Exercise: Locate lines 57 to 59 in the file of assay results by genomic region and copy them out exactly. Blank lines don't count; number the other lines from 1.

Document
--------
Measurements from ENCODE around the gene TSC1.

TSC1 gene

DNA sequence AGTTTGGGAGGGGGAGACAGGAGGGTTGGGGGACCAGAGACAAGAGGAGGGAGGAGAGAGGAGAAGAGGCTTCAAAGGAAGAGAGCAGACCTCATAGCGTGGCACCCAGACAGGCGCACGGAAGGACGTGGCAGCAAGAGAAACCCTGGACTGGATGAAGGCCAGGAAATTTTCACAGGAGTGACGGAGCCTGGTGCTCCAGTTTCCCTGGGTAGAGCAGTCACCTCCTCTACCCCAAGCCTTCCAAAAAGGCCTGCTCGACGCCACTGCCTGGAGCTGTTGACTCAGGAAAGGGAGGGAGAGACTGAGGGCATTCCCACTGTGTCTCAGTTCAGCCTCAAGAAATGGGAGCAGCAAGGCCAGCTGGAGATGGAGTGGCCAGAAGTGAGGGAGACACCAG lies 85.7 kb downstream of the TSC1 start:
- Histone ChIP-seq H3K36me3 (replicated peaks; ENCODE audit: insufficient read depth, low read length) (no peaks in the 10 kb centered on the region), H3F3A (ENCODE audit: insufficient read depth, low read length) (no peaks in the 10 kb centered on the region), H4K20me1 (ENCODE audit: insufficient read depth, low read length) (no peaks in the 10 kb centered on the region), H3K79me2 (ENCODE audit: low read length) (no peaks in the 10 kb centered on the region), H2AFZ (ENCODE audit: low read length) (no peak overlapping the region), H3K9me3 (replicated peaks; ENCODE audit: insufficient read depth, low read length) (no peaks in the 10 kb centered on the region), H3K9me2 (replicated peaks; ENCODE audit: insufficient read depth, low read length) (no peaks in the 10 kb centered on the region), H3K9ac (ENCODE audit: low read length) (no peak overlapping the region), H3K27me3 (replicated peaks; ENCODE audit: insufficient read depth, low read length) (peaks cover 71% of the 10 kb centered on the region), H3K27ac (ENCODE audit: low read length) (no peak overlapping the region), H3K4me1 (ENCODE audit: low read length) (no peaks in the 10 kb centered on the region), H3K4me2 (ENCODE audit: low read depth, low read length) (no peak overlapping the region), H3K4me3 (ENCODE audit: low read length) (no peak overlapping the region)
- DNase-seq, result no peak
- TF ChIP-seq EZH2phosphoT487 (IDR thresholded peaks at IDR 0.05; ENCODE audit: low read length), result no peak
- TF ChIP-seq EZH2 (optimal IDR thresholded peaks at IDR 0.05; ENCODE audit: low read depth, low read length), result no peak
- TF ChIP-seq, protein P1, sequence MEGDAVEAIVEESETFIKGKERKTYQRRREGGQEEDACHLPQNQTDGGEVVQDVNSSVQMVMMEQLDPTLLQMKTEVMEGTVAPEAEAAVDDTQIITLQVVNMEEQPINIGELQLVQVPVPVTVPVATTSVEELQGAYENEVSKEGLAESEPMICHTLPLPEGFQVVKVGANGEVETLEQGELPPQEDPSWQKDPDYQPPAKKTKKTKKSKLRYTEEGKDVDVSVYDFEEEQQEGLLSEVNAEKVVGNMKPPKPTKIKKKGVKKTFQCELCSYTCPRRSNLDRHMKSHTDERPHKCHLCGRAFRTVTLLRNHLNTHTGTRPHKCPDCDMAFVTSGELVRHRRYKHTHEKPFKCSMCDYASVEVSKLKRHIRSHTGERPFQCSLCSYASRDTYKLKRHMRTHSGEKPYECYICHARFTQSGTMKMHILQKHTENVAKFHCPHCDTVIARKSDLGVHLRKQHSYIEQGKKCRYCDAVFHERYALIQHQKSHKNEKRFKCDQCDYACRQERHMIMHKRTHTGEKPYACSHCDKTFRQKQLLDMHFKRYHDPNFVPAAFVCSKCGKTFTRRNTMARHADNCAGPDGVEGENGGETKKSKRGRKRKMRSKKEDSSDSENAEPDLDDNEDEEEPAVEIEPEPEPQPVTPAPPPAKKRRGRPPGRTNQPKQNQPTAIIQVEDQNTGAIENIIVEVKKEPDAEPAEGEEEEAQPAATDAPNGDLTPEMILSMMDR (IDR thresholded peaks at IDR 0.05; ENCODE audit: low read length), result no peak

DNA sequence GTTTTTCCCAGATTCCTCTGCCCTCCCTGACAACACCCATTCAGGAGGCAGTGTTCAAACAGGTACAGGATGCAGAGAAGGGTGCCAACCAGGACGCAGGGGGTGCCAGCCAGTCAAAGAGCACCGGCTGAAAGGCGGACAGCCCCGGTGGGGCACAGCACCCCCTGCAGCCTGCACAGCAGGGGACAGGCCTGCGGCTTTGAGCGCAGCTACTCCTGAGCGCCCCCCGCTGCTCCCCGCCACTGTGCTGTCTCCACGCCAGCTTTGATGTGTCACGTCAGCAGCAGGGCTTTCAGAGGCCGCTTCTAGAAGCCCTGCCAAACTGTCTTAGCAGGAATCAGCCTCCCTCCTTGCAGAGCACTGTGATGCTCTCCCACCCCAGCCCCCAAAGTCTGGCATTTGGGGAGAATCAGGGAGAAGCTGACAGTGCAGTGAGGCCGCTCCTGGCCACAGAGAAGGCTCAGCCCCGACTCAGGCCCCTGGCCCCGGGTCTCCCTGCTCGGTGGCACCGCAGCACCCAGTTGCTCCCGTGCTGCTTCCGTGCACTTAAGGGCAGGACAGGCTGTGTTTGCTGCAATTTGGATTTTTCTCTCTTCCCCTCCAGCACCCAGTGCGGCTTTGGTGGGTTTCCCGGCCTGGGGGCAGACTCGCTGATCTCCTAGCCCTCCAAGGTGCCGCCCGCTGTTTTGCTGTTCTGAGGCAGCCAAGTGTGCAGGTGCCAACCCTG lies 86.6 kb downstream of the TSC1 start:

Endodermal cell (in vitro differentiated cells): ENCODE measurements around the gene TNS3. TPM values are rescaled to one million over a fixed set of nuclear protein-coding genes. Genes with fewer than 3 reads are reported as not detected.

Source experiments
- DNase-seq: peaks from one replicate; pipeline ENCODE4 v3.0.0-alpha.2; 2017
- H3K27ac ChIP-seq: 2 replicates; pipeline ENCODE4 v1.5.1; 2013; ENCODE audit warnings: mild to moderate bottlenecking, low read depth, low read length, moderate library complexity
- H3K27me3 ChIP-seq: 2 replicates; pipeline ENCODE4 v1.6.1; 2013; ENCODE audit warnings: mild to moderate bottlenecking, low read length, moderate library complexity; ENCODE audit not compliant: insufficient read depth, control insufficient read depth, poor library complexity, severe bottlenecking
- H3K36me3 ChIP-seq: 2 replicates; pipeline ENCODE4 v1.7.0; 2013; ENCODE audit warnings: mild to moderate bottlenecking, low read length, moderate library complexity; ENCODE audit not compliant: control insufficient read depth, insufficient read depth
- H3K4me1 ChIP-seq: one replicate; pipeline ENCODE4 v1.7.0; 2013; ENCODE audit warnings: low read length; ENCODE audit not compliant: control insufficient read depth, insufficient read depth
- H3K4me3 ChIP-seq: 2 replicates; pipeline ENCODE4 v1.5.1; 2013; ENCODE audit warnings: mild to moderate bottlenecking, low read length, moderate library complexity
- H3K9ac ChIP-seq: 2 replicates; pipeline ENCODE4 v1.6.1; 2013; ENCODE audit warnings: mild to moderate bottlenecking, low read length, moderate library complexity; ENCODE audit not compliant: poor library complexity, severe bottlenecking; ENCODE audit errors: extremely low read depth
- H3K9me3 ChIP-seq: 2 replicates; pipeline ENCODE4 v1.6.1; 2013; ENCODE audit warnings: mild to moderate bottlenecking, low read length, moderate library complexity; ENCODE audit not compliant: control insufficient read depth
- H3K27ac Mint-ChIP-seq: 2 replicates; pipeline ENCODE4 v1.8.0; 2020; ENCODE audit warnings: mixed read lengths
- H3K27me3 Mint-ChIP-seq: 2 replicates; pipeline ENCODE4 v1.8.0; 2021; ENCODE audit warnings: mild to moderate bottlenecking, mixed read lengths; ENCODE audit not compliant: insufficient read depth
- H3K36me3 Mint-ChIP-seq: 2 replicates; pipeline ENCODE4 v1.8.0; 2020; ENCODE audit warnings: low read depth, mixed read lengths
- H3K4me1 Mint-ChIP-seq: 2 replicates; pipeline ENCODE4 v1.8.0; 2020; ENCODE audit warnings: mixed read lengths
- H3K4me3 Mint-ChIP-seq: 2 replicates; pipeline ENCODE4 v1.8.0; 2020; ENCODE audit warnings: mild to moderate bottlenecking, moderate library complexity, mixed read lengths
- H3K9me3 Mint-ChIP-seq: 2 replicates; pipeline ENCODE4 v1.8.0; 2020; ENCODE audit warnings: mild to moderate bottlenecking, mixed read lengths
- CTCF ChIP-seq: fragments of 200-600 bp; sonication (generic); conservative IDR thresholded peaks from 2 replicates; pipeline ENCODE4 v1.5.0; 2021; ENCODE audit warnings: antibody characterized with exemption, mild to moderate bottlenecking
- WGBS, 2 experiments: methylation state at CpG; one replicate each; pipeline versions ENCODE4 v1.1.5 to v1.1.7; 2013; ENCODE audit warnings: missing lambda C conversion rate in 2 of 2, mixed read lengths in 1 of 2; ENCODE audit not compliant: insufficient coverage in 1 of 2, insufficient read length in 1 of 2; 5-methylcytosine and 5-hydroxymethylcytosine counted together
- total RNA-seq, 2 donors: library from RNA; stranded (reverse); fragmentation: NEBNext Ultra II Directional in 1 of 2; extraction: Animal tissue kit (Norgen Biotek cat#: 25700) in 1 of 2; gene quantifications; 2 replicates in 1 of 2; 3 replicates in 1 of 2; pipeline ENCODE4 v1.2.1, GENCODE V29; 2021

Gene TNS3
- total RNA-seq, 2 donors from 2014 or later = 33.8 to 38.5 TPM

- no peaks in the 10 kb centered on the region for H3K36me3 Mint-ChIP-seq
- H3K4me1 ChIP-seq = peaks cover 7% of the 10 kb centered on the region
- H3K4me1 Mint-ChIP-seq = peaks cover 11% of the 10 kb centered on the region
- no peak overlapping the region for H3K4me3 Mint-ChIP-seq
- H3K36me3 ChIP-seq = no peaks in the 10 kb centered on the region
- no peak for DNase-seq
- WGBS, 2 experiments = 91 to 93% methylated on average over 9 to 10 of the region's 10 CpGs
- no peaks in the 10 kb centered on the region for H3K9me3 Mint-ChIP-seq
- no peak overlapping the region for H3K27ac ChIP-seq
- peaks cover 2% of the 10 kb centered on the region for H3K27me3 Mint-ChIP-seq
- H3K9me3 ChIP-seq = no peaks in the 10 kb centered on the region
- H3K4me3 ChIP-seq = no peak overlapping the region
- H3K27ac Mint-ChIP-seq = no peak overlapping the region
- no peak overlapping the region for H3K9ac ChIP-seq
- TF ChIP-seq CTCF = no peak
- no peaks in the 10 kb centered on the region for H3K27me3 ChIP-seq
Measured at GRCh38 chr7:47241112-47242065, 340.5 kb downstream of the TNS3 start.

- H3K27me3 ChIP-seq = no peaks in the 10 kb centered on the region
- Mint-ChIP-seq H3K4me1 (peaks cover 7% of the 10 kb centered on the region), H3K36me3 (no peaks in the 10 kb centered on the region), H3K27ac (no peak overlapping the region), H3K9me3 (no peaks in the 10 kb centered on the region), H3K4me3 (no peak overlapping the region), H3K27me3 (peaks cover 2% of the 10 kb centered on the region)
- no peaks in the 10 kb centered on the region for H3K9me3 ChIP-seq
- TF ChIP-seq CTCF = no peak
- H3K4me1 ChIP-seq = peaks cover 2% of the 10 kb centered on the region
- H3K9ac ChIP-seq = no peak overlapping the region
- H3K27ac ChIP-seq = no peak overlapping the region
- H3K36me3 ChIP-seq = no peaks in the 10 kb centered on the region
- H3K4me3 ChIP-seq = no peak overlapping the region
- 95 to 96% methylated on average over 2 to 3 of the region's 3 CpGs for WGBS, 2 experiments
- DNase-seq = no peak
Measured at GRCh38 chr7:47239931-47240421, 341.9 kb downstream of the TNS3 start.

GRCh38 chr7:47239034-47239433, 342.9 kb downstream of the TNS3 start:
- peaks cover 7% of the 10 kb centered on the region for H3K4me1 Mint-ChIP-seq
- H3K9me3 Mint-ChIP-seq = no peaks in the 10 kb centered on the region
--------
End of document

- 95 to 96% methylated on average over 2 to 3 of the region's 3 CpGs for WGBS, 2 experiments
- DNase-seq = no peak
Measured at GRCh38 chr7:47239931-47240421, 341.9 kb downstream of the TNS3 start.